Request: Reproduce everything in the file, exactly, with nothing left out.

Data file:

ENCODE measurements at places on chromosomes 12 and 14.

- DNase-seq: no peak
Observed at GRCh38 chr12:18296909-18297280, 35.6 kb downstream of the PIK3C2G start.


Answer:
ENCODE measurements at places on chromosomes 12 and 14.

- DNase-seq: no peak
Observed at GRCh38 chr12:18296909-18297280, 35.6 kb downstream of the PIK3C2G start.